“The point is not to tar and feather individuals, but to bring awareness to something that is so common in our culture,” May says. “When a picture is posted, it helps people to believe the story, to imagine themselves in the victim’s shoes, and to create empathy.”

May and her associates are aware of potential libel issues, so they vet the incoming stories and photos of alleged harassers (they occasionally receive pictures of movie characters – Bart Simpson was one favorite). But, she says the organization has never received a call from an alleged harasser claiming a story wasn’t true.

Once a story is posted, readers can show their support by clicking on the "I’ve got your back" button, which helps victims to see that they are not alone.

Affecting change for the future

Mapping victims' locations has also helped May demonstrate to legislators and other politicians how prevalent street harassment is in their jurisdictions. “We’d like to see an increase in research and more of an investment in education,” she says. “Street harassment should be a part of sex-ed class, and the lessons on bullying that are taught at a young age.”

May plans to continue working on leadership development, encouraging site leaders to take the storytelling platform and apply old-school activist strategies to bring about real change in their communities. She also hopes to see more awareness campaigns, public service announcements and billboards that address the issue of street harassment and teach the public that these types of behaviors are not okay.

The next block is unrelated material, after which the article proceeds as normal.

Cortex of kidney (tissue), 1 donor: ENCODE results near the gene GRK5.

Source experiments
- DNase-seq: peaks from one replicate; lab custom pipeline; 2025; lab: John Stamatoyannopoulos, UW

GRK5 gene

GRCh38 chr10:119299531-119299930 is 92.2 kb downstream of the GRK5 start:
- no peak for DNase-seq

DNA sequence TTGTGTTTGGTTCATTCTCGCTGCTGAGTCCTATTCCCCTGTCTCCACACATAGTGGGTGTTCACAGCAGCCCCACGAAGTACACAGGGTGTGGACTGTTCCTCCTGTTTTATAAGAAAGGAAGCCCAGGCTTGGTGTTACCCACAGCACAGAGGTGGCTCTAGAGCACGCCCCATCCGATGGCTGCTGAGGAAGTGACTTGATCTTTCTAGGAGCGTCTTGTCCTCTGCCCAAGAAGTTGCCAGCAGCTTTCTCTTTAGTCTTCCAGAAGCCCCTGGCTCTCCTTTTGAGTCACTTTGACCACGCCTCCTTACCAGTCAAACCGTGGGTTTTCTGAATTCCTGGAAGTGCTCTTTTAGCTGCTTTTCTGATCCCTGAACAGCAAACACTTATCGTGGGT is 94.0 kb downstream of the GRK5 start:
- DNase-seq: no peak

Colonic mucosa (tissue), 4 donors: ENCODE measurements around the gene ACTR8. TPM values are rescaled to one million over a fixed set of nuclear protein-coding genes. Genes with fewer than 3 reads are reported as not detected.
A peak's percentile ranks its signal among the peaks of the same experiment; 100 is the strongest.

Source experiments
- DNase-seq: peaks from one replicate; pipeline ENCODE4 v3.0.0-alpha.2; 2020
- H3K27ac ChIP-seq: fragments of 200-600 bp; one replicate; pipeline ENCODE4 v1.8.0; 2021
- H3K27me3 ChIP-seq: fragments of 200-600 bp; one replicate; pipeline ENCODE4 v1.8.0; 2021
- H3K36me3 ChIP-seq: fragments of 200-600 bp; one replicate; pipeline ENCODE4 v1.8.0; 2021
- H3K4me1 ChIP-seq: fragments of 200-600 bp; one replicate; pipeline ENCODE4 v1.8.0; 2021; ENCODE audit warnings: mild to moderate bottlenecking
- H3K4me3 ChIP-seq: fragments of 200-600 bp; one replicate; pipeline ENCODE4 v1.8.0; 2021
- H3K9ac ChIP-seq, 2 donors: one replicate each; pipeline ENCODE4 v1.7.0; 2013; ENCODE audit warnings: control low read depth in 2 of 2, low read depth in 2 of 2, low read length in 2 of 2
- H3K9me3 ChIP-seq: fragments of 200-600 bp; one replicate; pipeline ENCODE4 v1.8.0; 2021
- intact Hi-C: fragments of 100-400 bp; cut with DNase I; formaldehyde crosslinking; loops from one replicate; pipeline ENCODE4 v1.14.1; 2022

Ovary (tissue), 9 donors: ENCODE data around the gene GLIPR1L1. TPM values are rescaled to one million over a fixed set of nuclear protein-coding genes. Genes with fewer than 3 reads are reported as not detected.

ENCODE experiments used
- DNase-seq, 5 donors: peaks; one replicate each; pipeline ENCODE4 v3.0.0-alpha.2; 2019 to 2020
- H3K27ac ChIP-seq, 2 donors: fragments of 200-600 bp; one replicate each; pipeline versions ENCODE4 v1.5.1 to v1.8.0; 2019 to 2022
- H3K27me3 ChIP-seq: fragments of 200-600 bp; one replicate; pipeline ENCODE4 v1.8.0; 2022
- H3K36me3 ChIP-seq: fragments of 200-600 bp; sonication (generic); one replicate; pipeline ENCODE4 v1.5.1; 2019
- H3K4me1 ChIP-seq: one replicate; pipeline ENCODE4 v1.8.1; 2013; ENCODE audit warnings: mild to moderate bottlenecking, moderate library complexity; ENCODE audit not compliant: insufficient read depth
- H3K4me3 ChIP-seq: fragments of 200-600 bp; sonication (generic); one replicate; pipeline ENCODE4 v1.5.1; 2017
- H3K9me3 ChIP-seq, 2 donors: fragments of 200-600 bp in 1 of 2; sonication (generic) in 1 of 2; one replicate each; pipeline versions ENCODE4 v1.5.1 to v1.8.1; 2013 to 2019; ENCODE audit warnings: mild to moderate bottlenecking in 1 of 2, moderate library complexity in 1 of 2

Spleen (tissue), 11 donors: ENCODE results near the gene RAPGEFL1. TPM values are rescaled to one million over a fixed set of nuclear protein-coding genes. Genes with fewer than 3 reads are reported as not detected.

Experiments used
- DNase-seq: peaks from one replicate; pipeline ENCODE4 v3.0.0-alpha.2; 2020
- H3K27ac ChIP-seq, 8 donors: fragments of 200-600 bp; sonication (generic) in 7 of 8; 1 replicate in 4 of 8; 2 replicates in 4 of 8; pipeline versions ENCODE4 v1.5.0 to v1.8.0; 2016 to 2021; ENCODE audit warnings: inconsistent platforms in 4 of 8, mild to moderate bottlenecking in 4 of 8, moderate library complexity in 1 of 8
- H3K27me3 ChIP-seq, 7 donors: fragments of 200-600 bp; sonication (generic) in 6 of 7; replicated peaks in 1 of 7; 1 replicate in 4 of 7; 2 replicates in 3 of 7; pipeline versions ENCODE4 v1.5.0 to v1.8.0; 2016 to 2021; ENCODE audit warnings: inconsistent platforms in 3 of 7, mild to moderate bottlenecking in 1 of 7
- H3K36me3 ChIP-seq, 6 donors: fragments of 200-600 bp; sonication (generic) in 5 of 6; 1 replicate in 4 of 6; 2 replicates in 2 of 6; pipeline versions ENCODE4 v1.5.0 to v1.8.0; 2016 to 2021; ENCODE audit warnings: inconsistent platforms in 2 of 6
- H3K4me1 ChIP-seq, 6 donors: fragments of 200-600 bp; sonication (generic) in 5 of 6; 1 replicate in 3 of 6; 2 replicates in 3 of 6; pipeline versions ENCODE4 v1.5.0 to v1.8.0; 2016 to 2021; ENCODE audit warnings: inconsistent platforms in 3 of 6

Judging from the headlines the organization has received, HollaBack! appears to have brought lots of attention to the issue of street harassment. The Huffington Post included Emily May in its list of 20 powerhouse women, alongside Secretary of State Hillary Clinton, first lady Michelle Obama, TV host Rachel Maddow and Supreme Court Justice Sonia Sotomayor. She was also one of the Manhattan Young Democrat honorees, earning an award for “Engendering Progress.” And the Daily Muse named her one of 12 women to watch in 2012.

But May’s greatest pride is that street harassment has become a term that people talk about. As a student of social policy, she understands that conversations lead to solutions – and that is the goal of HollaBack!

Get inspired: Learn about others who are making a difference with MNN's Innovation Generation project.

Sarah F. Berkowitz Sarah F. Berkowitz was born in Jerusalem, raised in Detroit, and currently lives in Atlanta with her Manhattan born and bred husband. Her dream of becoming a psychologist was traded in for a laptop and chef’s hat when she decided to pursue her passion for writing and food. Sarah enjoys cooking, trying to get food to stay still for a good photo, and convincing her kids that they're lucky to have a chef as a mom. (They're still waiting for dinner.)

Emily May: Giving victims a voice
If Emily May has anything to say about it, the "real world" won't tolerate these types of incidents much longer. In 2005, May founded HollaBack! to fight street